Wes Lang's (born 1972) first monograph focuses on his works on paper--complicated arrangements of his typically American iconography, expertly rendered in ink and paint and juxtaposed in riotous combinations. These images, selected from a decade's worth of material, range from the artist's covers for a 2012 Grateful Dead box set chronicling their epic 1990 tour (fulfilling a teenage dream of Lang's) to precise classical drawing reminiscent of a nineteenth-century illustrator, in a dizzying mix of American history, biker culture, tattoo iconography, ornament, Native American art, pin-ups, newspaper headlines and Taoist texts. This book--the only Wes Lang monograph in print--contains an essay by author James Frey and will undoubtedly appeal to both Lang's substantial online following and to fans of Americana.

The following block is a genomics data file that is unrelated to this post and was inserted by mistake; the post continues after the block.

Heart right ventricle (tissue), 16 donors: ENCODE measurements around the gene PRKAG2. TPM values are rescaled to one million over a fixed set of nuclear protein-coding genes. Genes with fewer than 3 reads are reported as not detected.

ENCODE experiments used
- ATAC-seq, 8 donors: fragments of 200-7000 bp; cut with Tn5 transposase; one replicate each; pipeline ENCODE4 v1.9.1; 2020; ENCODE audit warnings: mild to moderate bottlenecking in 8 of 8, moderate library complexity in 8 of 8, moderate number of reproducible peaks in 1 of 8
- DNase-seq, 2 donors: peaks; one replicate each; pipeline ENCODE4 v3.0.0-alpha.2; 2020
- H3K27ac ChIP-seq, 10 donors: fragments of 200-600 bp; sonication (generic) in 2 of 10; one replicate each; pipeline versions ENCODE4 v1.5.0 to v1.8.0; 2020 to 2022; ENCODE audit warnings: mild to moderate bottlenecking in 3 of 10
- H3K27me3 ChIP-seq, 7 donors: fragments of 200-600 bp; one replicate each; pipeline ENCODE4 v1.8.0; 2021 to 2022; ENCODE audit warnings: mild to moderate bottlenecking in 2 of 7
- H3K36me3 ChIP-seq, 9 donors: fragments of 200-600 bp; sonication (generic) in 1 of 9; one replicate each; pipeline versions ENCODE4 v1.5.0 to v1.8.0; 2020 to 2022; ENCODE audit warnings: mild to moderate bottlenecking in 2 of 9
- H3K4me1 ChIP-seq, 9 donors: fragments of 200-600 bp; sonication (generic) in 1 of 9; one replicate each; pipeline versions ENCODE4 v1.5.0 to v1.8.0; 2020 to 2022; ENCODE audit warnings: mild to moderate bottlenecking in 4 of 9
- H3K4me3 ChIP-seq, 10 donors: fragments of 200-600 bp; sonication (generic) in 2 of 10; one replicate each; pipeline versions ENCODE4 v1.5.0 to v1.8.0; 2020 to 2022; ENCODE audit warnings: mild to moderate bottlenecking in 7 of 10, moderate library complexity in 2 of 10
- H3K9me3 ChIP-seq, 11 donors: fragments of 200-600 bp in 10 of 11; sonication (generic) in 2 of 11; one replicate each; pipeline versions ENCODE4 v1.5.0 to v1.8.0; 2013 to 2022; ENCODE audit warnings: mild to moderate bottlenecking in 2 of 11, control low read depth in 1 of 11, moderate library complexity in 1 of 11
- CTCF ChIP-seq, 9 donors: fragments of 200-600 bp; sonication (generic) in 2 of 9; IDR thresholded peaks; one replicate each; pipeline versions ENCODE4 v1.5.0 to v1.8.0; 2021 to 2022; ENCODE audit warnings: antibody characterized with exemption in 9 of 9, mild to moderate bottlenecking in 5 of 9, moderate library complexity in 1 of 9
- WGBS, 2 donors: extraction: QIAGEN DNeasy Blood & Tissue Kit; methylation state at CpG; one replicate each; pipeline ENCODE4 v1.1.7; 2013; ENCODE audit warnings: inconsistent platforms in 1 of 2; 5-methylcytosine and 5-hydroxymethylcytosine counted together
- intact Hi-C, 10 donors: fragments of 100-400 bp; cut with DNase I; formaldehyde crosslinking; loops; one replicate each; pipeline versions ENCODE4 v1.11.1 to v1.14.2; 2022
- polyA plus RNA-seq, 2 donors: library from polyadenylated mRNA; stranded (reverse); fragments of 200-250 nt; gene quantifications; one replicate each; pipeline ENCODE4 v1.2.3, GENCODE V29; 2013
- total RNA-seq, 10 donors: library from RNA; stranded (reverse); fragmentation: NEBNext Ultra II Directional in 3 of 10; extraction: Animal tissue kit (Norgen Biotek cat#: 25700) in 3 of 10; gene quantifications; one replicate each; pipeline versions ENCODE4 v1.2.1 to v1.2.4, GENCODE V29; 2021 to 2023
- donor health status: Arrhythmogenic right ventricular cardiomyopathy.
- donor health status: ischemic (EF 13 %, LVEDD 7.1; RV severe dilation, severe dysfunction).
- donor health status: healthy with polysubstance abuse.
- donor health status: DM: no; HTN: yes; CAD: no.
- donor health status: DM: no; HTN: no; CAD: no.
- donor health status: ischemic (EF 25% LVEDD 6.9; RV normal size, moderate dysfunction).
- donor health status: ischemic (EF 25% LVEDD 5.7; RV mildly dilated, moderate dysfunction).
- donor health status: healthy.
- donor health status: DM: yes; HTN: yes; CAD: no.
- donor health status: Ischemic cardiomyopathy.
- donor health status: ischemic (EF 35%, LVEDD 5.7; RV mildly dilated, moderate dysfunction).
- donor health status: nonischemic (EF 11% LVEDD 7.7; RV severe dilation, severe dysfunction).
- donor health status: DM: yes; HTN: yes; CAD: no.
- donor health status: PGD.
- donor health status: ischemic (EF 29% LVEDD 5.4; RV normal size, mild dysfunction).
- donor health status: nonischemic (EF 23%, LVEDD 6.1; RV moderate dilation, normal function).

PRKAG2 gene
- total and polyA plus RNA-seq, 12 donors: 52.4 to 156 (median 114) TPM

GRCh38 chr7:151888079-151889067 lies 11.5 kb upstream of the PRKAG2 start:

- Hardback | 144 pages
- 233.68 x 307.34 x 17.78mm | 1,224.69g
- 12 Dec 2013
- PictureBox Inc
- New York, United States
- 110 Illustrations, unspecified
We think of Lang as a black-denim-clad avatar mining the post-pop American landscape. He gathers iconography, stirs it all up, and brings it to a boil to tell his own cryptic stories. The result? Canvases that are layered, Basquiat-like, with vignettes: skulls wearing Native American headdresses, panhead Harley-Davidsons, buxom pimup models, cigarette-smoking Playboys Bunnies.--Devin Friedman "GQ "